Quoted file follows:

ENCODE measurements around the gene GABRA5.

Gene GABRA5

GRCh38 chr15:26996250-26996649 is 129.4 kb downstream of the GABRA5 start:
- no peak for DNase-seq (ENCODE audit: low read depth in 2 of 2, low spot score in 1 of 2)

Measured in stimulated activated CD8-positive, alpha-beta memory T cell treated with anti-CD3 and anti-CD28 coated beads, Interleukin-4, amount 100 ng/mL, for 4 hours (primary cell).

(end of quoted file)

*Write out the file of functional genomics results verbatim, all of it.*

ENCODE measurements around the gene GABRA5.

Gene GABRA5

GRCh38 chr15:26996250-26996649 is 129.4 kb downstream of the GABRA5 start:
- no peak for DNase-seq (ENCODE audit: low read depth in 2 of 2, low spot score in 1 of 2)

Measured in stimulated activated CD8-positive, alpha-beta memory T cell treated with anti-CD3 and anti-CD28 coated beads, Interleukin-4, amount 100 ng/mL, for 4 hours (primary cell).